This is a comparison of two dogs I made, one in 2000 and the other in 2023.
I returned to where I started but with all the knowledge, expertise and experience I have under my belt now. I thought it would be intriguing to go back and see how I’ve improved in 23 years, but in all honesty I thought it would be low hanging fruit. I was a bit stuck and thought I knew how to make dogs easily and it would get my fire lit again after a lot of setbacks this past year.
I’ve loved a slender, long-nosed, muscle-hound ever since my lurcher Arthur many years ago and this first dog was based on him. I had little understanding of dog anatomy back in my student days. I hadn’t yet studied skeletons or the actual mechanics of a dog’s movement. Nothing but a fairly flimsy wire armature underneath, and huge amounts of plaster bandage and more plaster quickly slathered on the top. I call this dog Alberto because of my love of Giacometti at the time, and the rough texture, thin legs and oversized feet were inspired by him.
Alberto’s pose is impossible for a pooch – his elbows hover in mid air, the legs aren’t splayed and don’t allow the chest and shoulders to drop low. There’s also not enough bend in the knees or ankles of the back legs. It’s not balanced properly, the back feet are uneven and the poor thing wobbles because of the flimsiness of the armature causing too much movement to the sculpture. Four limbs are cracked and the tail broken. But hey, I really like the elongated neck and head, the playful pose and pointing upwards nose.
Alberto was also the first time I tried burning plaster. I remember trying different liquids on the surface to achieve a toasted effect when I burned it, to accentuate the rough texture and give the dog some subtle colour. Eventually I discovered strong instant coffee was the best and a jar was always in my toolbox for many years. I varnished it with a fairly thick satin varnish that over the years has cracked off in some places taking bits of plaster with it. Considering it was student work, only ever intended as an exercise in study, experimentation, and exploring what was possible it’s stood up fairly well. It sits on a shelf in the studio and was what inspired me to make a dog again. A tutor once told me years ago it’s perfectly fine to revisit themes, ideas and motifs you once had, because you’re not going backwards so much as spiralling upwards, with fresh ideas, knowledge and increase in expertise.
So what is different 23 years later? Firstly, I understand dog anatomy much better. I can make a far sturdier armature which means lighter and airier plasterwork. I now know it’s crucial to get it right at the armature stage, although I still have to spend a lot of time modifying and altering the structure before I can even start modelling the form. I have got a lot better but I’m still lacking in areas and have plenty of room for improvement.
Second, I understand the importance of composition, balance, harmony and beauty, and the role of negative space. I’m less inspired by Giacometti and rough textures and prefer weathered surfaces worn smooth, river stones, bones and ceramics. I love imperfection and the beauty sometimes in decay. The form is guided by how the scrim and wet plaster interact with each other, the scrim is cut into random lengths or shapes and I’ll soak it in the plaster then wrap it working intuitively. I’ll often end up cutting bits away the next day and reworking them if I’m not happy. It’s a constant game of creation, demolition and rebuilding. I’m trying to eliminate the non-essential, get rid of the clutter. As with all my work I never make a maquette, I work intuitively while asking myself questions: what do I smooth, what do I leave? What holes to I fill, which do I leave? What needs refining, what lines do I like? Where do I want scorch marks and cracks? I no longer use an agent to help burn the plaster. Protecting the wood elements can be difficult and sometimes they get scorch marks but if I like them I’ll leave them. I blacken some plaster areas like the nose, ear tips and prominent bones like shoulders, hips and toes. I love the cracks that appear, they resemble raku fired ceramics. Once I’m happy with the surface I clean off and stabilise the imperfections and cracks with water-based glue. I use a very thin matt varnish to soak in deeply rather than sit on the surface. I coat the wood with 2 coats of liquid wax as well as the plaster and once dry I’ll buff it all to a smooth and subtle sheen. I’m seeking an organic, natural flow. Nothing is symmetrical, each paw, each ear, each limb is different. Then there’s that zigzag tail, the focal point. It fizzes with electricity, playfulness and anticipation and completely defines Bolt’s character and gave him his name.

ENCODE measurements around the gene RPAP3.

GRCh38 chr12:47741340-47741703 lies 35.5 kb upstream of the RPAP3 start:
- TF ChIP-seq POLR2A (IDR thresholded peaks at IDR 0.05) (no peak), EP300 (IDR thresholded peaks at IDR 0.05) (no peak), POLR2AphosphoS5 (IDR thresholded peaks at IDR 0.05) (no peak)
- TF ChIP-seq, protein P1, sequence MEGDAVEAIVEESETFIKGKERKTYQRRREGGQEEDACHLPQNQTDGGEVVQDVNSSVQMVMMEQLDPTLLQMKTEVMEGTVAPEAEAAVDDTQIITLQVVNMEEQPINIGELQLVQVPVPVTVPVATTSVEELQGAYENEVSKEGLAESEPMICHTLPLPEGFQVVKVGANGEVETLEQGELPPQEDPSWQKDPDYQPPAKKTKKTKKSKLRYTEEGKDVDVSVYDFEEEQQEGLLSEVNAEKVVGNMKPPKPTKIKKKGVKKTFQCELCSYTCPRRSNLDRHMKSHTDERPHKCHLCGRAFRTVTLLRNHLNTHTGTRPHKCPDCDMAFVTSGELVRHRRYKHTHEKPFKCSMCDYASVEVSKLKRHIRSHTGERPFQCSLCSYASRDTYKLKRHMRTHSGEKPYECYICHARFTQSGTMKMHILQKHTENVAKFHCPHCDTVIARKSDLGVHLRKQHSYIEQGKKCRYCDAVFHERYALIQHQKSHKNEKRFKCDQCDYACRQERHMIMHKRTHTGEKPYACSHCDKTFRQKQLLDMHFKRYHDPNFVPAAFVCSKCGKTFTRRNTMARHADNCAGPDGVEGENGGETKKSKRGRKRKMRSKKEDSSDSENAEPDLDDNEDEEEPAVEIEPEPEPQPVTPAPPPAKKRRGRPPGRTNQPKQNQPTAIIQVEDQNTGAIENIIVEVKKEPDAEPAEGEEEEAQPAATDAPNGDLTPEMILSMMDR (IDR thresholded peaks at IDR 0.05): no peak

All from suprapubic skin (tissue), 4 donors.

It’s been really interesting to do a comparison of the 2 dogs, to see how much I’ve changed and what has stayed the same. I always enjoy doing these sort of reflect and review type exercises and think they are really helpful part of the creative process.